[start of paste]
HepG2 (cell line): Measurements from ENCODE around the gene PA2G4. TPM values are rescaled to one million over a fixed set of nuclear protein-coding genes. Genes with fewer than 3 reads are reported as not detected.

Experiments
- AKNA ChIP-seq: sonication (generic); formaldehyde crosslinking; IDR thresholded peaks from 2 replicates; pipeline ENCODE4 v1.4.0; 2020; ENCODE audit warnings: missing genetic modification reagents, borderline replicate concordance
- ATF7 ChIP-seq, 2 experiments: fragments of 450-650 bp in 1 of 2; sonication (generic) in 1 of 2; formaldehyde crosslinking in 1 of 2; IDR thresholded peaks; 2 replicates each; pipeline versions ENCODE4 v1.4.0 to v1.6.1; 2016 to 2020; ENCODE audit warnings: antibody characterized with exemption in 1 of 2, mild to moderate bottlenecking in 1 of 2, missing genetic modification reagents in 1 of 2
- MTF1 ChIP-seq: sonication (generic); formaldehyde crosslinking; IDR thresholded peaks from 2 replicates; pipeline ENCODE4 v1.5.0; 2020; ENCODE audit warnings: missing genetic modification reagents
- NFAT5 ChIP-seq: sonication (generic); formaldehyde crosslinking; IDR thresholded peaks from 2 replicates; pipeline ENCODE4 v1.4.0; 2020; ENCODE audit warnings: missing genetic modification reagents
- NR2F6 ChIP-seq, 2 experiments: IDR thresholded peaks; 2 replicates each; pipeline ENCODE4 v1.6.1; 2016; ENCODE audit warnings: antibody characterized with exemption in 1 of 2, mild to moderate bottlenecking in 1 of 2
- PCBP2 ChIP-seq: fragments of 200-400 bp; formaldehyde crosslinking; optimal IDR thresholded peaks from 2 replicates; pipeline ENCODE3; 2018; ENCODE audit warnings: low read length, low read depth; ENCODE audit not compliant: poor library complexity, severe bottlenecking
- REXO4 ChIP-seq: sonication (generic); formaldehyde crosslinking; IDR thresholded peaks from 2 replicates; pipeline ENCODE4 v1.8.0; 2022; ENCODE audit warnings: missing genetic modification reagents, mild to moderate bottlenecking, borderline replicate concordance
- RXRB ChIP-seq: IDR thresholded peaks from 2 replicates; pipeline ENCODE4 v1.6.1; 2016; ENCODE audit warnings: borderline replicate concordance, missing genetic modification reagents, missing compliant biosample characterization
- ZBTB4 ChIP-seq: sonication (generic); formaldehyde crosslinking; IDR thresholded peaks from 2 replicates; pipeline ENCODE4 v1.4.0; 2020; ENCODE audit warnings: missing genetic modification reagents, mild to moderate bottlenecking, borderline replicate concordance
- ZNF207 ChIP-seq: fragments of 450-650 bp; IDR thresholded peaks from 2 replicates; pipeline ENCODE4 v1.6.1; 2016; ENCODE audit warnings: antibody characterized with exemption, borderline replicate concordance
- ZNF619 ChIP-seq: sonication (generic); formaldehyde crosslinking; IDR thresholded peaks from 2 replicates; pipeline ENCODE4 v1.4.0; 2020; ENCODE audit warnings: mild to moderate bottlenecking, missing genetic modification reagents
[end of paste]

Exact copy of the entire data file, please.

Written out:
HepG2 (cell line): Measurements from ENCODE around the gene PA2G4. TPM values are rescaled to one million over a fixed set of nuclear protein-coding genes. Genes with fewer than 3 reads are reported as not detected.

Experiments
- AKNA ChIP-seq: sonication (generic); formaldehyde crosslinking; IDR thresholded peaks from 2 replicates; pipeline ENCODE4 v1.4.0; 2020; ENCODE audit warnings: missing genetic modification reagents, borderline replicate concordance
- ATF7 ChIP-seq, 2 experiments: fragments of 450-650 bp in 1 of 2; sonication (generic) in 1 of 2; formaldehyde crosslinking in 1 of 2; IDR thresholded peaks; 2 replicates each; pipeline versions ENCODE4 v1.4.0 to v1.6.1; 2016 to 2020; ENCODE audit warnings: antibody characterized with exemption in 1 of 2, mild to moderate bottlenecking in 1 of 2, missing genetic modification reagents in 1 of 2
- MTF1 ChIP-seq: sonication (generic); formaldehyde crosslinking; IDR thresholded peaks from 2 replicates; pipeline ENCODE4 v1.5.0; 2020; ENCODE audit warnings: missing genetic modification reagents
- NFAT5 ChIP-seq: sonication (generic); formaldehyde crosslinking; IDR thresholded peaks from 2 replicates; pipeline ENCODE4 v1.4.0; 2020; ENCODE audit warnings: missing genetic modification reagents
- NR2F6 ChIP-seq, 2 experiments: IDR thresholded peaks; 2 replicates each; pipeline ENCODE4 v1.6.1; 2016; ENCODE audit warnings: antibody characterized with exemption in 1 of 2, mild to moderate bottlenecking in 1 of 2
- PCBP2 ChIP-seq: fragments of 200-400 bp; formaldehyde crosslinking; optimal IDR thresholded peaks from 2 replicates; pipeline ENCODE3; 2018; ENCODE audit warnings: low read length, low read depth; ENCODE audit not compliant: poor library complexity, severe bottlenecking
- REXO4 ChIP-seq: sonication (generic); formaldehyde crosslinking; IDR thresholded peaks from 2 replicates; pipeline ENCODE4 v1.8.0; 2022; ENCODE audit warnings: missing genetic modification reagents, mild to moderate bottlenecking, borderline replicate concordance
- RXRB ChIP-seq: IDR thresholded peaks from 2 replicates; pipeline ENCODE4 v1.6.1; 2016; ENCODE audit warnings: borderline replicate concordance, missing genetic modification reagents, missing compliant biosample characterization
- ZBTB4 ChIP-seq: sonication (generic); formaldehyde crosslinking; IDR thresholded peaks from 2 replicates; pipeline ENCODE4 v1.4.0; 2020; ENCODE audit warnings: missing genetic modification reagents, mild to moderate bottlenecking, borderline replicate concordance
- ZNF207 ChIP-seq: fragments of 450-650 bp; IDR thresholded peaks from 2 replicates; pipeline ENCODE4 v1.6.1; 2016; ENCODE audit warnings: antibody characterized with exemption, borderline replicate concordance
- ZNF619 ChIP-seq: sonication (generic); formaldehyde crosslinking; IDR thresholded peaks from 2 replicates; pipeline ENCODE4 v1.4.0; 2020; ENCODE audit warnings: mild to moderate bottlenecking, missing genetic modification reagents